The more I think about it, the more the two meanings of “we” seem radically different, conceptually and emotionally.  If my kids use “we” to mean just the two of them – “We’ll do it later!” that’s very different from the “we” that also includes me – Can we go to the library this weekend?  If a friend uses “we” to mean the two of us – We could grab some Thai food for lunch – that’s not at all the same as the “we” that includes only my friend and some default other person who is definitely not me – We always play cribbage on Fridays.  We love that movie!  We’re planning an exciting trip to a sunny far-off land with way more pronouns than America.  One type of “we” makes me feel connected, and one type… not so much.  Inclusive “we”, exclusive “we”.  Why did I ever think they were the same word?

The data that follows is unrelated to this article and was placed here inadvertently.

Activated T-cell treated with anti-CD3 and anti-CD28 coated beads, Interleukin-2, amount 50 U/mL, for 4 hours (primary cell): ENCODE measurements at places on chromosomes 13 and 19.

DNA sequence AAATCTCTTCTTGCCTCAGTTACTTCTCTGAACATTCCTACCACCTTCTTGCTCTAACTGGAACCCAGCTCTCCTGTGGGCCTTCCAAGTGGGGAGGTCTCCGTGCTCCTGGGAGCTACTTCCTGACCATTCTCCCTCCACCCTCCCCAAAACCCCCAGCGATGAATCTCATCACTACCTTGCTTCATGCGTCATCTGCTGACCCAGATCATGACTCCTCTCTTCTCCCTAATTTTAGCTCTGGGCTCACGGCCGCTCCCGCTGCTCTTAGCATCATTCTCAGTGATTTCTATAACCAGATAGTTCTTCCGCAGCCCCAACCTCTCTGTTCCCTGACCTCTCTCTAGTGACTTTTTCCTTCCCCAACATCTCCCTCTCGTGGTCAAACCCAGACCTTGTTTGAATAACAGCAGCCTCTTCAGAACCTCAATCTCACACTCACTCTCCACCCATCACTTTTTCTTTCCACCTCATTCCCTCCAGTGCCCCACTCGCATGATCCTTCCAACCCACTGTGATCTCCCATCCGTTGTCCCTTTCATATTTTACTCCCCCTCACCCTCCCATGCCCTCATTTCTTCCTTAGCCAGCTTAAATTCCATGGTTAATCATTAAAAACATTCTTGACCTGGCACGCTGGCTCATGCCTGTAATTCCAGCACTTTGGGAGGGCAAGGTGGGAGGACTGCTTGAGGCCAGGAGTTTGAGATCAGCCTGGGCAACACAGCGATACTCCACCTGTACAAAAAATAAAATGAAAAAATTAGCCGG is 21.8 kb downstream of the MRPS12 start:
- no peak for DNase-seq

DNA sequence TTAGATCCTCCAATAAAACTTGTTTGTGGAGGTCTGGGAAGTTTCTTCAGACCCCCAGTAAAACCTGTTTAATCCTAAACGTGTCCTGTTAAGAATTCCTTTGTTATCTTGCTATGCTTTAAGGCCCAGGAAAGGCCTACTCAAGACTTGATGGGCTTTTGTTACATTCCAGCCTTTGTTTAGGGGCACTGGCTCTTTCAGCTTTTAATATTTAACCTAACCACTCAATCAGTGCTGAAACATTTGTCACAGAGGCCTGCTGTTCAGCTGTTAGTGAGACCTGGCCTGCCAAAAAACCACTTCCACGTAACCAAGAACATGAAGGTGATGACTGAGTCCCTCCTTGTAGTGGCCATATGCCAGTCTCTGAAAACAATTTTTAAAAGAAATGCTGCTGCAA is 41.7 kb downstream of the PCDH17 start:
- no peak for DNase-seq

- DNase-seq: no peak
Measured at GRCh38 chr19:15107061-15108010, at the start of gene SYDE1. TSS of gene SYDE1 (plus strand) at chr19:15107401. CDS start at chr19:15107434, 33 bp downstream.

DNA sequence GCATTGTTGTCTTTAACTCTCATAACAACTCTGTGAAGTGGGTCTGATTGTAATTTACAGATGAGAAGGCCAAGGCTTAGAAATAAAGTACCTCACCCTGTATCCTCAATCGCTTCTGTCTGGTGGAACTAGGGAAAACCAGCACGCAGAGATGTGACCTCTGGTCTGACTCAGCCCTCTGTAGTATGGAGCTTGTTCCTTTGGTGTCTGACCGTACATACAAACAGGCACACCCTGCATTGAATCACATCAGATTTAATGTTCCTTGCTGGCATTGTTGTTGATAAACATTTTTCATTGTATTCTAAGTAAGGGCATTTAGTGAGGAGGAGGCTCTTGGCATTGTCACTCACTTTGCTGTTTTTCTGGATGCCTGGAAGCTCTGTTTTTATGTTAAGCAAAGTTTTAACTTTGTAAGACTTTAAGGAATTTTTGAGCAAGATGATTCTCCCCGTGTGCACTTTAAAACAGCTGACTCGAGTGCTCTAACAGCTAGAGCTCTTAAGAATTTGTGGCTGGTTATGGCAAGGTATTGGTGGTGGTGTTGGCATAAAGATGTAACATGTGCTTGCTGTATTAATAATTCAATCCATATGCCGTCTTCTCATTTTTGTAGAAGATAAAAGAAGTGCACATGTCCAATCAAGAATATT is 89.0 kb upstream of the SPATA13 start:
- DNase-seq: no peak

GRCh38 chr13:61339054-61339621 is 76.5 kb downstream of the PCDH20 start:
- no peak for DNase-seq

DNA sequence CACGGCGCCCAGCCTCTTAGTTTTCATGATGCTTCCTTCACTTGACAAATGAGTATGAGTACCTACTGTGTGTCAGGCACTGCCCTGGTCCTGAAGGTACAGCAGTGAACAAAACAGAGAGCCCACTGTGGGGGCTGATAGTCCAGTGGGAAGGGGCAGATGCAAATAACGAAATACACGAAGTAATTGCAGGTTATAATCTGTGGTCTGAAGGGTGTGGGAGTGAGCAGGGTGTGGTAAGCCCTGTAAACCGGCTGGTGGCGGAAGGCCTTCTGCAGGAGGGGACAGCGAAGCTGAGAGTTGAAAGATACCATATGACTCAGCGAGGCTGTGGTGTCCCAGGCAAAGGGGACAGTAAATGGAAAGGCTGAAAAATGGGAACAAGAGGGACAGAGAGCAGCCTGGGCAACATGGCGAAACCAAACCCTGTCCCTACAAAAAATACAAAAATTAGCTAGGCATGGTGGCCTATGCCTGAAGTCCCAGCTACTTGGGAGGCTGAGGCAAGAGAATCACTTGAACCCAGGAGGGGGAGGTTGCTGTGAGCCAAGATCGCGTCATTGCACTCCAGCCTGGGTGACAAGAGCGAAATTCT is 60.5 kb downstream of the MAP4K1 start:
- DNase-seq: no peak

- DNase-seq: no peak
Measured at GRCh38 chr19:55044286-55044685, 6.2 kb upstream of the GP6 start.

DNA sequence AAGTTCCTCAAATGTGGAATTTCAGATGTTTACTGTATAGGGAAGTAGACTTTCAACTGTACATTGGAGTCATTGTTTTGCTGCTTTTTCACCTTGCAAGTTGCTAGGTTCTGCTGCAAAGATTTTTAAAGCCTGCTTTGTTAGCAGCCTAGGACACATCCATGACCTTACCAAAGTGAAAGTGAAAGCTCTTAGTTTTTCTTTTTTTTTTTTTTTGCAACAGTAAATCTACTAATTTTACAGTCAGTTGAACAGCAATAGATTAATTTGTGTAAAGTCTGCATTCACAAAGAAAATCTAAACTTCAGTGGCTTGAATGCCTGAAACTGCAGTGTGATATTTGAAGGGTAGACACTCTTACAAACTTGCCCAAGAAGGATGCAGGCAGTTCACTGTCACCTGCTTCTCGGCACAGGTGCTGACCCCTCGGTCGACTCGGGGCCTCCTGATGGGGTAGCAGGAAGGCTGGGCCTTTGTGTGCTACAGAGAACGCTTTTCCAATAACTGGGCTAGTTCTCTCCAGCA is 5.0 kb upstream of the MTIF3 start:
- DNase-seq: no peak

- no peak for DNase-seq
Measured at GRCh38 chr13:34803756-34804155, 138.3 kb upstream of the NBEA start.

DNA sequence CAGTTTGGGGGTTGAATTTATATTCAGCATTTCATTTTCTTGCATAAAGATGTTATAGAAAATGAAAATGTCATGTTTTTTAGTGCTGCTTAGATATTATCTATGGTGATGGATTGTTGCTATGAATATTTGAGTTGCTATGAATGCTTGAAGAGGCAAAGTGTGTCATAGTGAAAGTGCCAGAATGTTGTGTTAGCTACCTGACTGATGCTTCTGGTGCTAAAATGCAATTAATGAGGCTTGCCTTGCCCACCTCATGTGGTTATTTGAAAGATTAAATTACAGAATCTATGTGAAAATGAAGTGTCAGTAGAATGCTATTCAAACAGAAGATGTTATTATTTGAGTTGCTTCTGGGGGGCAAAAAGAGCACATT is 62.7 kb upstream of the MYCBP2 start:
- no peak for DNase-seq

Well, because my language decided that for me.  Duh.

Is “duh” really a word?  Do other languages have a word for “duh”?

Deep in my nerdy linguistic investigation, I told the twins about what I’d read. You know how you were talking about pronouns?  There’s this concept called clusivity…

As it turned out, my knowledge of pronouns was just as laughably deficient as their dad’s.  We already know all about that, Mom. We had a long discussion about whether to have one pronoun or two for “we”, when we were inventing our own language.

Duh. Of course they did.  That’s so last year.  Actually, that was almost three years ago, but who’s counting?  I wandered away, carrying my wounded pride wrapped up in my kids’ exclusive “we”.

But a few days later, curious, I circled back.  What pronouns, I inquired, did they ultimately decide upon, back when they were inventing that language? 

The answer, it turned out, was that they went for simplicity.  They settled on just six – singular and plural for first, second, and third person.